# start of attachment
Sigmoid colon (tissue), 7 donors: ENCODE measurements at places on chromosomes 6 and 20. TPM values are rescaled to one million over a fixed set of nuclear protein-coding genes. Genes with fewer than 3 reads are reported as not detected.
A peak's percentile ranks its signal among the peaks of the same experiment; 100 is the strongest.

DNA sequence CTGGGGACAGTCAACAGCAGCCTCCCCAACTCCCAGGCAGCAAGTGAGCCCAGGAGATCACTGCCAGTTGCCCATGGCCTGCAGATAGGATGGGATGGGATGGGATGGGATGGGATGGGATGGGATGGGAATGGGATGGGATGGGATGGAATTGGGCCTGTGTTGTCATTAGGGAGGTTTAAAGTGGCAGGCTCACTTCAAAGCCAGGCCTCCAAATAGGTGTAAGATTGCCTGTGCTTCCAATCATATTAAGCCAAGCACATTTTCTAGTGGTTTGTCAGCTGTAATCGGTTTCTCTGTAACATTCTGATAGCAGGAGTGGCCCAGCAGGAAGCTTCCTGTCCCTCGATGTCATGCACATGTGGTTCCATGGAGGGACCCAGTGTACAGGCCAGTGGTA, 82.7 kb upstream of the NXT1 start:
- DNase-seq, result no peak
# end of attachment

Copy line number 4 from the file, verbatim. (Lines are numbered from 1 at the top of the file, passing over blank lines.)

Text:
- DNase-seq, result no peak